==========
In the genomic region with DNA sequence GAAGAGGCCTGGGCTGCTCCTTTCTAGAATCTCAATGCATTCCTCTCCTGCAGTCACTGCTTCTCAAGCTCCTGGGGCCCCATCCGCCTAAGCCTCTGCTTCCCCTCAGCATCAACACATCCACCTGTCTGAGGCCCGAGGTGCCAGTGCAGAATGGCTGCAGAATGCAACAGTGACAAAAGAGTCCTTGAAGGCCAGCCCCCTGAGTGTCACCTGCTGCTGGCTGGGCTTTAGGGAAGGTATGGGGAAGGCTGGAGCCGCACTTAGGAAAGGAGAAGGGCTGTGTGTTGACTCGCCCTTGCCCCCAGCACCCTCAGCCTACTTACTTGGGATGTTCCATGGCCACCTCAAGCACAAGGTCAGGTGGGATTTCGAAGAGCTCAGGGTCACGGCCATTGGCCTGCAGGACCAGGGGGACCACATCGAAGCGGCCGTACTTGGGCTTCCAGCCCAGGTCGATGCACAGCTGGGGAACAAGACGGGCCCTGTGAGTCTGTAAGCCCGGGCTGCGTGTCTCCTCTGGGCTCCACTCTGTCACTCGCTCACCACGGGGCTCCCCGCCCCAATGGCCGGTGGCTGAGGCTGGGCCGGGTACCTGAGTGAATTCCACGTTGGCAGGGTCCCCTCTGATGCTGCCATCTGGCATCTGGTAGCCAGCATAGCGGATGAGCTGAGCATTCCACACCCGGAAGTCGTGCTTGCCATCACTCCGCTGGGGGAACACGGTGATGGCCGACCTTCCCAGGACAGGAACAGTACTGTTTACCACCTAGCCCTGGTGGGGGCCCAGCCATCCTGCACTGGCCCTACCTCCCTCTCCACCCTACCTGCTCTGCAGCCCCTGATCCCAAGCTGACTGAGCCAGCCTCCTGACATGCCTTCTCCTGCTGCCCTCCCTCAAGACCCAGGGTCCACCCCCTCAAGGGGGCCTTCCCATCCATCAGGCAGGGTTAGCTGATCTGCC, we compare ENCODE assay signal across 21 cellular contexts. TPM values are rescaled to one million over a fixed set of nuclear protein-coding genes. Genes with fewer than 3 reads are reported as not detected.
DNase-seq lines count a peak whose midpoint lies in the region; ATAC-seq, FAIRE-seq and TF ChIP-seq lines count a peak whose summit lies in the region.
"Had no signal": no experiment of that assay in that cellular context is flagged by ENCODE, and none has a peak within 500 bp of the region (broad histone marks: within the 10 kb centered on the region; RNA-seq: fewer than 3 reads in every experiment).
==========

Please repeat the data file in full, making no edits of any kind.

In the genomic region with DNA sequence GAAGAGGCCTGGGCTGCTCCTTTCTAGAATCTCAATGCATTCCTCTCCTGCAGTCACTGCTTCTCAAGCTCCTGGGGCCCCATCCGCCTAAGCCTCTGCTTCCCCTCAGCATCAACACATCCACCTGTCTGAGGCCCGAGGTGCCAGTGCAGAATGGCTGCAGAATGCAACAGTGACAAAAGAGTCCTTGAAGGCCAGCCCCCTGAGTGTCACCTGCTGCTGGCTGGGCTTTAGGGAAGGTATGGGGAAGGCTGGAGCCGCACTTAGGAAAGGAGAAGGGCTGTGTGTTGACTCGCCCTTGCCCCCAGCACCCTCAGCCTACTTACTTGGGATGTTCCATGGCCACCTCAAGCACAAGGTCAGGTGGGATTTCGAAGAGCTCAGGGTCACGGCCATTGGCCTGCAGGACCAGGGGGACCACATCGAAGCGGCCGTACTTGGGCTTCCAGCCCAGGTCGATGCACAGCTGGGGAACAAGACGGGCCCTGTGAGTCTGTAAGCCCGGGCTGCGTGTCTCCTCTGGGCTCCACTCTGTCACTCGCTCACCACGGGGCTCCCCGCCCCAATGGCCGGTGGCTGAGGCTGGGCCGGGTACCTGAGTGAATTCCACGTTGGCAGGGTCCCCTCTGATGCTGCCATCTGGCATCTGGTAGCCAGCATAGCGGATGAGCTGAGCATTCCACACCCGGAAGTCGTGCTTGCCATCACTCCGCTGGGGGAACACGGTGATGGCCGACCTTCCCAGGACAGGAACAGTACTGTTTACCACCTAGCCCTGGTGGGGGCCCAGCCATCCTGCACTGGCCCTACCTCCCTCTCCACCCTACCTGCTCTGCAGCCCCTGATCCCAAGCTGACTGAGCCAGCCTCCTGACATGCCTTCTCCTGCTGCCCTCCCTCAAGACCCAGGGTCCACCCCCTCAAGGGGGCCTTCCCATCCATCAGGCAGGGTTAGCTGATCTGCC, we compare ENCODE assay signal across 21 cellular contexts. TPM values are rescaled to one million over a fixed set of nuclear protein-coding genes. Genes with fewer than 3 reads are reported as not detected.
DNase-seq lines count a peak whose midpoint lies in the region; ATAC-seq, FAIRE-seq and TF ChIP-seq lines count a peak whose summit lies in the region.
"Had no signal": no experiment of that assay in that cellular context is flagged by ENCODE, and none has a peak within 500 bp of the region (broad histone marks: within the 10 kb centered on the region; RNA-seq: fewer than 3 reads in every experiment).